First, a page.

Additionally, a tone generation means 50 is incorporated with the illustrated embodiment to provide audio output depending on the score of game being played. Upon the proper set of circumstances, the control means 12 will direct the tone generation means 50 to produce one of a plurality of predetermined tones or chords based upon the score of the game being played. More specifically, when a player is "skunked" the control means will cause an appropriate number of skunk symbols 47 to be displayed on the graphic display means 35 and an appropriate audio accompaniment will be synchronously produced by the tone generation means 50. Otherwise the tone generation means may produce a suitable audio sound to verify actuation of the key pad, accompanying actuation of display elements, and the like.
In use, a player turns the game on by pressing a power switch 52 whereby the various data input means 16 and data output means 32 become enabled. Once the game is activated, the players play the game using the cards and the game rules for the game of cribbage while scoring using the cribbage board and game scoring device shown in FIG. 2. When a player needs to enter a score he first keys in the appropriate score using the digital data input means 19, which score is initially displayed on the score display or count window 37. If the displayed score is correct the player activates the player data verification means or "enter" button 21 thereby transmitting data over data lines 10 to the control means 12. The control means 12 processes the inputed data and the means 14 for selectively rejecting specific game related data determines whether this data is valid. Assuming that the means for selectively rejecting specific game related data 14 does not reject the introduction of the data into control means 12 the data is processed appropriately and appropriate corresponding displays are actuated. Should the player make an error when selecting or after entering his score using the digital data input means 19 he can correct his score using the data deletion means 22 by either using the clear entry button 26 to clear the entry before it has been entered using the player data verification means 21 or he may correct an already entered score using the correction key 28.
In the game of cribbage once the data is inputed into the control means 12, the appropriate game related symbols will be displayed on the graphic display means 35. In the present example, cribbage track representations 42, peg routing symbols 44 and representational skunk symbols 47 will be shown upon the reaching appropriate score or status of the game. Additionally, when a player loses by a specified score the control means 12 will automatically display an appropriate number of representational skunk symbols 47 and synchronously activate the tone generation means 50 to sound an appropriate accompaniment. As the game progresses, each player's wins are shown on the game tally display 41 and the number of games is displayed on the game counting display 39.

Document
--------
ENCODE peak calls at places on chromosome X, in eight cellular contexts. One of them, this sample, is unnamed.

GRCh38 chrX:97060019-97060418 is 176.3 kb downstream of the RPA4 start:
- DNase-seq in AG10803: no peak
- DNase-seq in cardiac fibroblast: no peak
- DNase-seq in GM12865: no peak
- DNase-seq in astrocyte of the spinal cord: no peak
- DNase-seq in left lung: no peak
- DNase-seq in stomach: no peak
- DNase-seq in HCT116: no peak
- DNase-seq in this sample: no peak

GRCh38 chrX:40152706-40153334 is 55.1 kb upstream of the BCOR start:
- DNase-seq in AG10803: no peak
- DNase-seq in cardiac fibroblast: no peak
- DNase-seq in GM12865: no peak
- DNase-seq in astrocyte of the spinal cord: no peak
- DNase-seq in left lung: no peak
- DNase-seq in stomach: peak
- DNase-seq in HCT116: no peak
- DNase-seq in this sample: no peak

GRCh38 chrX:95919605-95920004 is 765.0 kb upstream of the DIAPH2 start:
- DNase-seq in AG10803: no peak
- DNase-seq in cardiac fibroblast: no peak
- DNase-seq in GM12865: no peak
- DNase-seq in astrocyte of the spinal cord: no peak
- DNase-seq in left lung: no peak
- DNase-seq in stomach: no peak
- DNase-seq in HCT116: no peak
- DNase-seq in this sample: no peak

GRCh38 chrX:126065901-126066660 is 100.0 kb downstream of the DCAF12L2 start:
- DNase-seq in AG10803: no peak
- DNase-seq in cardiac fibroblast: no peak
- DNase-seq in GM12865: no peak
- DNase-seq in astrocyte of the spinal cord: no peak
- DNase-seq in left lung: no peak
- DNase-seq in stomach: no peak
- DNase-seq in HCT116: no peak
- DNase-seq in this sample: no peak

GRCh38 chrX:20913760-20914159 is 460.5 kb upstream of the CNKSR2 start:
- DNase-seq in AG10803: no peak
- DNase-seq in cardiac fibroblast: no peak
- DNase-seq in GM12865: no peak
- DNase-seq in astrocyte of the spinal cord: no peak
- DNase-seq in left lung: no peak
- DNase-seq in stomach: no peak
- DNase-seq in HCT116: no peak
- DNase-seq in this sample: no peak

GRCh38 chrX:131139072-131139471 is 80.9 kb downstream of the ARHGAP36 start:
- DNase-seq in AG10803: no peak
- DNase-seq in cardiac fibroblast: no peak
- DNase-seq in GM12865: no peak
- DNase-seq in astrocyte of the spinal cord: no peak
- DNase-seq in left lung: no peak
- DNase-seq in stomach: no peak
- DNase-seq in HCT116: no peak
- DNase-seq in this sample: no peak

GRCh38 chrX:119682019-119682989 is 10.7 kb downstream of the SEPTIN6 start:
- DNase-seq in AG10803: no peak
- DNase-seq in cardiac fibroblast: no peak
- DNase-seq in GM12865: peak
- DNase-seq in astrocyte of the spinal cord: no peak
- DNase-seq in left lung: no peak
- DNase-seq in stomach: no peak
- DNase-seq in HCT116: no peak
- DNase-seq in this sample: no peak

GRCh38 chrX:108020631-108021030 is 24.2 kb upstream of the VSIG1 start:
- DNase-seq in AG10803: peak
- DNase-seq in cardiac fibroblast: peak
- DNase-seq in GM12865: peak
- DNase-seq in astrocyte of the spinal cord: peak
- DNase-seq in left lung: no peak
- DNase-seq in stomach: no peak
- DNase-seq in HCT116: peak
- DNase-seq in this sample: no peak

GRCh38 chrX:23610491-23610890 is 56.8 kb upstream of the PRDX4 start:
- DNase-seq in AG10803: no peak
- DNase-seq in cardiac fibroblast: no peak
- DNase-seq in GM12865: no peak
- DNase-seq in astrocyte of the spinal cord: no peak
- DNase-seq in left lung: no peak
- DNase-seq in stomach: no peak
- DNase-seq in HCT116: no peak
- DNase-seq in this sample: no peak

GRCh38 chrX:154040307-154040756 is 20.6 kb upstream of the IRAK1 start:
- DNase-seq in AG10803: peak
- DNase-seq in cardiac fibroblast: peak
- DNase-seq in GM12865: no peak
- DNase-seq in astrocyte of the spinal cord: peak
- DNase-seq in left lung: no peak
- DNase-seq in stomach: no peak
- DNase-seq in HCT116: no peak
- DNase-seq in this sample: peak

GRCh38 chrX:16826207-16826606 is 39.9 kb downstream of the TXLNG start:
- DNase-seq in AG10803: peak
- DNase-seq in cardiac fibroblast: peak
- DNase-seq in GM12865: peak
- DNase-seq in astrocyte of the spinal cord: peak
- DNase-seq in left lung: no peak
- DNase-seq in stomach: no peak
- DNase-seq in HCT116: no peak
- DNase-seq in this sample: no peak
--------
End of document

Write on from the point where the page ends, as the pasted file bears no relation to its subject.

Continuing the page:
While particular embodiments of the present invention have been shown and described in detail, it will be obvious to those skilled in the art that changes and modifications of the present invention, in its various aspects, may be made without departing from the invention in its broader aspects, some of which changes and modifications being matters of routine engineering or design, and others being apparent after study. As such, the scope of the invention should not be limited by the particular embodiment and specific construction described herein, but should be defined in the depended claims and equivalents thereof. Accordingly, the aim of the appended claims is to cover all such changes and modifications as fall within the true spirit and scope of the invention.
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|U.S. Classification||463/44, 273/DIG.26, 273/148.00R, 340/323.00R, D10/46.1|
|Cooperative Classification||Y10S273/26, A63F1/18|
|Apr 26, 1994||FPAY||Fee payment|
Year of fee payment: 4
|Aug 22, 1994||AS||Assignment|
Owner name: FRYMIRE, MARIE E., WIDOWER, ILLINOIS
Free format text: ASSIGNMENT OF ASSIGNORS INTEREST;ASSIGNOR:FRYMIRE, LEWIS L., JR. DECEDENTS;REEL/FRAME:007097/0186
Effective date: 19940505
|Jun 2, 1998||REMI||Maintenance fee reminder mailed|
|Nov 8, 1998||LAPS||Lapse for failure to pay maintenance fees|
|Jan 19, 1999||FP||Expired due to failure to pay maintenance fee|
Effective date: 19981106